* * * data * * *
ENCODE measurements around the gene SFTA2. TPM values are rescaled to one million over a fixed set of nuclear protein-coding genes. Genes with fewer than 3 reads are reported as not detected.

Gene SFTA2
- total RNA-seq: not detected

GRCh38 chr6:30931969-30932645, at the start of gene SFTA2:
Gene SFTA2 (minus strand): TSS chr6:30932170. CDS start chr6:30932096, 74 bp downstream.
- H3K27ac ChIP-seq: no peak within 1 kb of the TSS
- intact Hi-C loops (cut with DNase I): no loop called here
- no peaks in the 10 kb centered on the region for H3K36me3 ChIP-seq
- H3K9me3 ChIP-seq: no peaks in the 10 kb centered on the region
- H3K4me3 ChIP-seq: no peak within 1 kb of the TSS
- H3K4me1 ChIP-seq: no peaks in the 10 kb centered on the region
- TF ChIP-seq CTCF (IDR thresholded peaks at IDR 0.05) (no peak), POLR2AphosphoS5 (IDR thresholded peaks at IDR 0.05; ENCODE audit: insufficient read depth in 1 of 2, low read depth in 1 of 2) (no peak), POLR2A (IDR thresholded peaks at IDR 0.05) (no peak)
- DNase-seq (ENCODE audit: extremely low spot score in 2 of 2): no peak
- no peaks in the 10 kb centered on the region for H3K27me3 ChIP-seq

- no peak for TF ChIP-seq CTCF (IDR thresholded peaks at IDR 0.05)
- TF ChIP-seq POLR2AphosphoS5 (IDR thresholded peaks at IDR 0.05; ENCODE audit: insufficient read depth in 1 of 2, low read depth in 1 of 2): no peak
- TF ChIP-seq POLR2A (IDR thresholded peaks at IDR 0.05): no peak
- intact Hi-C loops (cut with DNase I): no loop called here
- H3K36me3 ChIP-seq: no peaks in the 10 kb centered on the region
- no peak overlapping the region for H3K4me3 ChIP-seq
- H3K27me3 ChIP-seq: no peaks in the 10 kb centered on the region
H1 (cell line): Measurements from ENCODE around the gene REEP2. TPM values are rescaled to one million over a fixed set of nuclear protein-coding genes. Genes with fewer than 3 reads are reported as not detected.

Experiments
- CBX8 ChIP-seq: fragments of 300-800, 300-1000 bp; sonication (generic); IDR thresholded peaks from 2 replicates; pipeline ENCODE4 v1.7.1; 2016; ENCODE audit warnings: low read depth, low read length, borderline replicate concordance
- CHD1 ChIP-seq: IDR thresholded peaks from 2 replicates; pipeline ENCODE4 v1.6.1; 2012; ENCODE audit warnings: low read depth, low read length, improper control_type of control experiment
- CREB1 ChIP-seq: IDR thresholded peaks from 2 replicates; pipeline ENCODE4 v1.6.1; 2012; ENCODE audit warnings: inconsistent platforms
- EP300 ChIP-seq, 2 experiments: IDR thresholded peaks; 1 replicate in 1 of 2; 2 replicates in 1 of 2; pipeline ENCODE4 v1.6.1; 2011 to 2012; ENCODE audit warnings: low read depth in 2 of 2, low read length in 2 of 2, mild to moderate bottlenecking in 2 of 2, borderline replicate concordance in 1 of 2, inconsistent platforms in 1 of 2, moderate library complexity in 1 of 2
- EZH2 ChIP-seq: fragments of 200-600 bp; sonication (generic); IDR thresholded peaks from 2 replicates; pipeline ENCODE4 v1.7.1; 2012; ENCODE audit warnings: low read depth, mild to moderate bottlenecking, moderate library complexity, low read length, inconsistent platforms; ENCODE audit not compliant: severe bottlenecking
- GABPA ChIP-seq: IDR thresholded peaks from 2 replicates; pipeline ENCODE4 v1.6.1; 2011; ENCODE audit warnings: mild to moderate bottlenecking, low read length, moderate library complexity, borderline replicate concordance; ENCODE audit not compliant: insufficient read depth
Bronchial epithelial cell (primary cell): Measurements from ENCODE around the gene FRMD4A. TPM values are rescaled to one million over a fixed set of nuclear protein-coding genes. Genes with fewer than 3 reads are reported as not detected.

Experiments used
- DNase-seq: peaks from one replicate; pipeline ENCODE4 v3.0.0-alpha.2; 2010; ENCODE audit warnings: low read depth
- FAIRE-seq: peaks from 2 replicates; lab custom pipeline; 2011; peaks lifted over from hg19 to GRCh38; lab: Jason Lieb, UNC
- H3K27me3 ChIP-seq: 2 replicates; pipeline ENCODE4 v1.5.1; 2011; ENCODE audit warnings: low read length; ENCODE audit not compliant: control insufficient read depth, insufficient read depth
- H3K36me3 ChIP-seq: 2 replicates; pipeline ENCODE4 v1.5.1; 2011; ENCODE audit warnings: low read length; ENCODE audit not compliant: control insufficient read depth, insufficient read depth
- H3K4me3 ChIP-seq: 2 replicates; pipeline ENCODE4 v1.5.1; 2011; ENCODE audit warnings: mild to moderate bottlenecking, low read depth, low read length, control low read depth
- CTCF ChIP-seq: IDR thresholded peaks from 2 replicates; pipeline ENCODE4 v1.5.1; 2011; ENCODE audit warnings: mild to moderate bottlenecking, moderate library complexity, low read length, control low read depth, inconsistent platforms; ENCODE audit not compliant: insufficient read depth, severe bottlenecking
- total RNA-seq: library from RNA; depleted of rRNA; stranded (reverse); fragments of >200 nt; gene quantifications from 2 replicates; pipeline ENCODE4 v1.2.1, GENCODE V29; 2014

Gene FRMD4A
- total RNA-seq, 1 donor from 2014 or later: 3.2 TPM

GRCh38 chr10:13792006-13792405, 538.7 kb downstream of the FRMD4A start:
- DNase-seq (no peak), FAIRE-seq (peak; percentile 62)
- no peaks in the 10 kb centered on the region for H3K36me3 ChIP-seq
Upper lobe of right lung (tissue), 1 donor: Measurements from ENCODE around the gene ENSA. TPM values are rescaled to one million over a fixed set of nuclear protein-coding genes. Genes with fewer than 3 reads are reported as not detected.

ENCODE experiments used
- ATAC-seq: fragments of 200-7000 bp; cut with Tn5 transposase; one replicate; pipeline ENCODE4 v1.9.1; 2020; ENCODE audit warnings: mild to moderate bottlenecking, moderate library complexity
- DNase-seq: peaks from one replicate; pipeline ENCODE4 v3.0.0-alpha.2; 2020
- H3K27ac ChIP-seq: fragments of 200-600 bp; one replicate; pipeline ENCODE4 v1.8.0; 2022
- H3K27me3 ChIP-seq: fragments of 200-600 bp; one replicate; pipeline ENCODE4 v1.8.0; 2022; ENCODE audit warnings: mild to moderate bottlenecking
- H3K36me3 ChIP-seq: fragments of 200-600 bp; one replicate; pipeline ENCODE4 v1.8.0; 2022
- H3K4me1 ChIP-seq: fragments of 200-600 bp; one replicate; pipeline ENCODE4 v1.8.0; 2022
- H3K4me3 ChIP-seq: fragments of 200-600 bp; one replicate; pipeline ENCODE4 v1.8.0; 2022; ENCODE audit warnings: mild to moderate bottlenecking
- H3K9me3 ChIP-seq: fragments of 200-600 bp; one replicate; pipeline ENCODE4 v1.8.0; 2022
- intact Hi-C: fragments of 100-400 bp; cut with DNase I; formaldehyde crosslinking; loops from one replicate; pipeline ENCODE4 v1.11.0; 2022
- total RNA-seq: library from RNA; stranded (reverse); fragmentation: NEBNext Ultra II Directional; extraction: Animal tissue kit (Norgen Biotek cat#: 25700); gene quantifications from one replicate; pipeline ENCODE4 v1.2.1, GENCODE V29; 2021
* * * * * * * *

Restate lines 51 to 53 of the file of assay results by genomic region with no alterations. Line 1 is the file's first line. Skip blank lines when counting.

- H3K4me1 ChIP-seq: fragments of 200-600 bp; one replicate; pipeline ENCODE4 v1.8.0; 2022
- H3K4me3 ChIP-seq: fragments of 200-600 bp; one replicate; pipeline ENCODE4 v1.8.0; 2022; ENCODE audit warnings: mild to moderate bottlenecking
- H3K9me3 ChIP-seq: fragments of 200-600 bp; one replicate; pipeline ENCODE4 v1.8.0; 2022